Luxury, if you’re keeping score at home, is sometimes measured in cylinder count. Eight, as conventional wisdom goes, is nice; twelve is better. And if you want to get really advanced, skip the numerology and go directly to zero— witness pure electric upstarts like Tesla, whose electron-powered drivetrains have rapidly rewritten the laws of luxe.
With electrification creeping into every corner of high-end transportation, carmakers are handling the shift in uniquely different ways. Among those at the top of the food chain is Rolls-Royce, which has chosen to maintain a V12-only rule until it makes the switch to electric, with their first EV offering debuting in late 2023. Running counter to Rolls is a former partner (and now arch-nemesis) Bentley, whose tactic is more progressive: offer plug-in hybrids for every model by 2024, and then solely plug-ins or EVs by 2026 before going purely electric-only by 2030. The rise of electric power means, you guessed it: fewer internal combustion cylinders along the way.
So here we are in 2022 with the brand’s second plug-in hybrid: the Bentley Flying Spur Hybrid. Yes, it’s got a V6, the first Bentley sedan since 1959. But unlike the undeniably elegant Flying Spur of yore, the new gal also boasts a luxe layer cake of leather, wood, and tech that can seamlessly rotate a 12.3-inch touchscreen into the dashboard with a push of a button. The Flying Spur Hybrid is also the carmaker’s most efficient model yet, with the ability to travel 450 miles on a single tank (and a 2.5-hour charge).
Coupling the 2.9-liter V6 to an electric motor produces 536 horsepower and 553 lb-ft of torque, putting it only a tenth of a second behind the 4-second 0 to 60 mph time of its V8 and W12-powered counterparts. For what it’s worth, that sprint is quicker to 60 than a V12-powered Rolls-Royce Ghost— not that we’re keeping score. The Spur can cruise for 25 miles on battery alone, enabling it access to Central London’s coveted congestion zone.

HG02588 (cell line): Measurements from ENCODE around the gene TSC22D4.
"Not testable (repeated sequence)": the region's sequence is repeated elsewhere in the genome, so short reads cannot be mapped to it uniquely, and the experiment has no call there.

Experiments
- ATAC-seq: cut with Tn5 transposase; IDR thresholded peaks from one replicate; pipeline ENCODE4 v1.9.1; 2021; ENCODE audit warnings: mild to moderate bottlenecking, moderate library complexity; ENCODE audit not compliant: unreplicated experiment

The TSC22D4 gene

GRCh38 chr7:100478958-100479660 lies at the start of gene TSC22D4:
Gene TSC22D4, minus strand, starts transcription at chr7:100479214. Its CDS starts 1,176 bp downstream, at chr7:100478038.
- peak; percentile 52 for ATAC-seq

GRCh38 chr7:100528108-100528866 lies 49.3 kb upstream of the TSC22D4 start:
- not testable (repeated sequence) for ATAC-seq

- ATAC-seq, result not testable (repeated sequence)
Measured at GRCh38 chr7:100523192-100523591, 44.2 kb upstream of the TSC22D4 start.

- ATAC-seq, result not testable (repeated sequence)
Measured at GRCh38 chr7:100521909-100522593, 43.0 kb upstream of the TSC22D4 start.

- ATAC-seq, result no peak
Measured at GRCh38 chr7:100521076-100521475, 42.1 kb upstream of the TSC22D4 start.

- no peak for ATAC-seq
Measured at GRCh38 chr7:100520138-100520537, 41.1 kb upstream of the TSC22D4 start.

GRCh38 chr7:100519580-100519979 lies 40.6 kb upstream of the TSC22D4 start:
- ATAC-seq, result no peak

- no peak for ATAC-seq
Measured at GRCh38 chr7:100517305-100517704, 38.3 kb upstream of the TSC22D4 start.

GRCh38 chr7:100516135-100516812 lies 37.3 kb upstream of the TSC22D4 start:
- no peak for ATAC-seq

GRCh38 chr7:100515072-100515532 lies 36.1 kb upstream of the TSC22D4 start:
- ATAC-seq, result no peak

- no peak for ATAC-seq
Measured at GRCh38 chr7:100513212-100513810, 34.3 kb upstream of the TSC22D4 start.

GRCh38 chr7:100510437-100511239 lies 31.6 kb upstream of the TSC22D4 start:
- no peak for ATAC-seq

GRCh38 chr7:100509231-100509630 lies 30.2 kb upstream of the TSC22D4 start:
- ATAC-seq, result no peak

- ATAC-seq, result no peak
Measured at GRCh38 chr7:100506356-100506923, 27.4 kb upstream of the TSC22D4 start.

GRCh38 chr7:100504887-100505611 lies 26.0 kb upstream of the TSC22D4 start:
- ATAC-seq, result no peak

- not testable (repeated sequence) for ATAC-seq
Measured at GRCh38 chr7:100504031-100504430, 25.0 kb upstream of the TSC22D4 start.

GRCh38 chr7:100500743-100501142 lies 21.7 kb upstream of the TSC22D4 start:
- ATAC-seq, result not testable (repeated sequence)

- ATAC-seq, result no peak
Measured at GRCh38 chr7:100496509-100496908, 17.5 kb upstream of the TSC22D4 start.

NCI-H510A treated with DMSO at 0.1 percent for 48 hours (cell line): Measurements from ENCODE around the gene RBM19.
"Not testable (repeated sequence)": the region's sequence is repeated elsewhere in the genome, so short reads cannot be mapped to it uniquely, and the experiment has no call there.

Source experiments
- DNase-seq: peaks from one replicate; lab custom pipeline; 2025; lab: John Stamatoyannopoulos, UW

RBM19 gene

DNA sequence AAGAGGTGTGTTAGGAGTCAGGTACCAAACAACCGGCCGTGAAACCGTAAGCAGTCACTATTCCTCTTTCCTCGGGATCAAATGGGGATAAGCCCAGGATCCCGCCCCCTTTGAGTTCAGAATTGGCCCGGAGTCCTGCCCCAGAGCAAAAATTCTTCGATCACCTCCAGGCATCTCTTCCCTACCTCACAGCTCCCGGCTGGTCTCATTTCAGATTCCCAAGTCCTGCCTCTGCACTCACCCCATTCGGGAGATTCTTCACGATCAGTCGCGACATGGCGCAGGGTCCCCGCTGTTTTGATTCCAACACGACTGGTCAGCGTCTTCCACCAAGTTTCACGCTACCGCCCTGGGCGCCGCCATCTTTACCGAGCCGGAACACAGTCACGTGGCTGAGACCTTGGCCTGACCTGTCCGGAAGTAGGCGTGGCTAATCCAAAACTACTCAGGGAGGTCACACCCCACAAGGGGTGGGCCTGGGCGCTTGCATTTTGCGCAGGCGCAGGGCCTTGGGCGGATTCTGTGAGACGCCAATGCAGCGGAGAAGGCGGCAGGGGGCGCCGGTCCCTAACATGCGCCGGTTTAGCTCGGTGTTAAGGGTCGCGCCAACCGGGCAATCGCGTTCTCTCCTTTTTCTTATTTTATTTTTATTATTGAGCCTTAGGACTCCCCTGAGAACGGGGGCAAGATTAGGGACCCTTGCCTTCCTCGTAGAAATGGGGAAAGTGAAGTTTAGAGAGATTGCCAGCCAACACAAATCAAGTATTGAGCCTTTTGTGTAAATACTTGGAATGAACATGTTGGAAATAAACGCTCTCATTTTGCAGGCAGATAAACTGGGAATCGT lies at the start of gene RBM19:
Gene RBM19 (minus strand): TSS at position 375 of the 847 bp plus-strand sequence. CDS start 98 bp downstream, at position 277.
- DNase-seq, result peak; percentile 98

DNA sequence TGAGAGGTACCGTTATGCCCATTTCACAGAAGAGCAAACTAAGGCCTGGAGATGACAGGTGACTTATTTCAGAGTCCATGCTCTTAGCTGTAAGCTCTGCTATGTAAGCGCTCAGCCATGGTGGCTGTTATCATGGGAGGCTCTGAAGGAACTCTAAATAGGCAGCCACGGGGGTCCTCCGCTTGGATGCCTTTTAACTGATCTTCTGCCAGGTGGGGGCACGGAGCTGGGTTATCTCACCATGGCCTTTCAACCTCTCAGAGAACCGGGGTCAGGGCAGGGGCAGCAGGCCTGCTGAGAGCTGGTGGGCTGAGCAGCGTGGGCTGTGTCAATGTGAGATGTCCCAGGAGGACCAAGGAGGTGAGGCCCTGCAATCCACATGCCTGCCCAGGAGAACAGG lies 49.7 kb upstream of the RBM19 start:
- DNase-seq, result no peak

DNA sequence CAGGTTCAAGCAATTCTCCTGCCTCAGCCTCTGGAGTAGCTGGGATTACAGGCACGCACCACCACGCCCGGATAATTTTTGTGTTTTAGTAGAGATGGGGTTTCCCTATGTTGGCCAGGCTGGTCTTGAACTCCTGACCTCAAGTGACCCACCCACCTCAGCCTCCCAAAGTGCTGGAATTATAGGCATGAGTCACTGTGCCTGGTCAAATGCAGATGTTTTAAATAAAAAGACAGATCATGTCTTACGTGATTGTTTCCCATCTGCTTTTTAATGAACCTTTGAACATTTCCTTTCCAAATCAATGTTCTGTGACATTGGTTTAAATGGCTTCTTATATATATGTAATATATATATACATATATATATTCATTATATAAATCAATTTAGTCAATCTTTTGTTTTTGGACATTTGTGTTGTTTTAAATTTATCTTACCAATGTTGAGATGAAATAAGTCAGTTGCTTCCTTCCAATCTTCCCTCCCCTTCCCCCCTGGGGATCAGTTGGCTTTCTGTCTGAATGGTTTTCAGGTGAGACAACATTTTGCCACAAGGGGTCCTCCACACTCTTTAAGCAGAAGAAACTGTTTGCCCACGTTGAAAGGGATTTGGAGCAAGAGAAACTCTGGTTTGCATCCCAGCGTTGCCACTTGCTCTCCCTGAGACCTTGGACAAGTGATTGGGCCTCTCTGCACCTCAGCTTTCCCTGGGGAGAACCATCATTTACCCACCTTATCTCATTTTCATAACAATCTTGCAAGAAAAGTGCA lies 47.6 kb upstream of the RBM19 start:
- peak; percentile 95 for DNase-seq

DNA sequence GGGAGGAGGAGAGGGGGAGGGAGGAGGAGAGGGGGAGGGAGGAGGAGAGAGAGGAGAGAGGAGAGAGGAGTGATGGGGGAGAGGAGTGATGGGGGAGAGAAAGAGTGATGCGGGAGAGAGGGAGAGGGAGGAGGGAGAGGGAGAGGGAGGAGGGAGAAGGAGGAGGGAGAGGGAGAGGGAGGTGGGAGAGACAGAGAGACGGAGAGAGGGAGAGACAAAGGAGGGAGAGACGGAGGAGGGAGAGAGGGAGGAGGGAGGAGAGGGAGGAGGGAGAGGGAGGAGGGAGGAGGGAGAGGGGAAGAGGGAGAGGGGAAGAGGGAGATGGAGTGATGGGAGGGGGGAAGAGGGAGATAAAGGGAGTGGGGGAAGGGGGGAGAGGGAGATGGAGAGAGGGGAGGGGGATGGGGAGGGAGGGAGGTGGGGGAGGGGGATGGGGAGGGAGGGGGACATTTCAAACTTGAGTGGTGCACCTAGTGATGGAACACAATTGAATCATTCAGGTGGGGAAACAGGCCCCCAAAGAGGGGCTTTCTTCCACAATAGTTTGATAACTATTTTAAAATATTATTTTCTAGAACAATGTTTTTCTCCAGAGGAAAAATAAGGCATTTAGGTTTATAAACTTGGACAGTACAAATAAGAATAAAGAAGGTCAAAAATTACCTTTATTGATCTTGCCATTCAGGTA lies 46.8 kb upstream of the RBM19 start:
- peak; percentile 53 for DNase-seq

Feather the throttle and the Spur can reach around 80 mph on electrons alone; dip into internal combustion and you’ll hit 177 mph if you have the nerve. The juncture between electric and gas is delicate, even if you press the “EV DRIVE” button on the center console. But at least the transition is smooth, offering buttery acceleration that can waft with the greatest of the old-school sedans.
One unexpected side effect of electrification: Because the hybrid Spur is 50 percent quieter at highway speeds than the V8 version when running in electric mode, wind and road noise becomes more apparent. That said, cruising on battery power through the city feels smoother and more insulated than in a conventional 8 or 12 cylinder. The Hybrid also rides as regally, thanks to a supple air suspension system that soaks up all but the nastiest of bumps. Though heavier than the V8, the Hybrid’s smaller engine puts less weight on the nose, enabling it to turn easily into corners.
It’s not as nimble as the V8 however, serving as more of limousine-like cruiser than a grand touring sports car trapped in the body of a four-door. But the Hybrid’s trappings make it a splendid place to stay for the long haul, with massaging and reclining rear seats that make it remarkably road trip friendly.
Tellingly, when the Flying Spur Hybrid reaches showrooms later this year its starting price will be right around the same as entry-level V8’s— and crucially, there is no compromise on the 56 billion-strong available combination of interior materials, paint and trim, which offer everything from dark Fiddlebacks and open-pore Koas to turned metal, stone veneers, and 3D quilted leather. The Hybrid feels just as secure in its sumptuousness as does the 12-cylinder, which is some $30k dearer. But in 2022, luxury is less about the bottom line than it’s ever been— and if less is more, an entirely gasoline-free Bentley can’t come soon enough.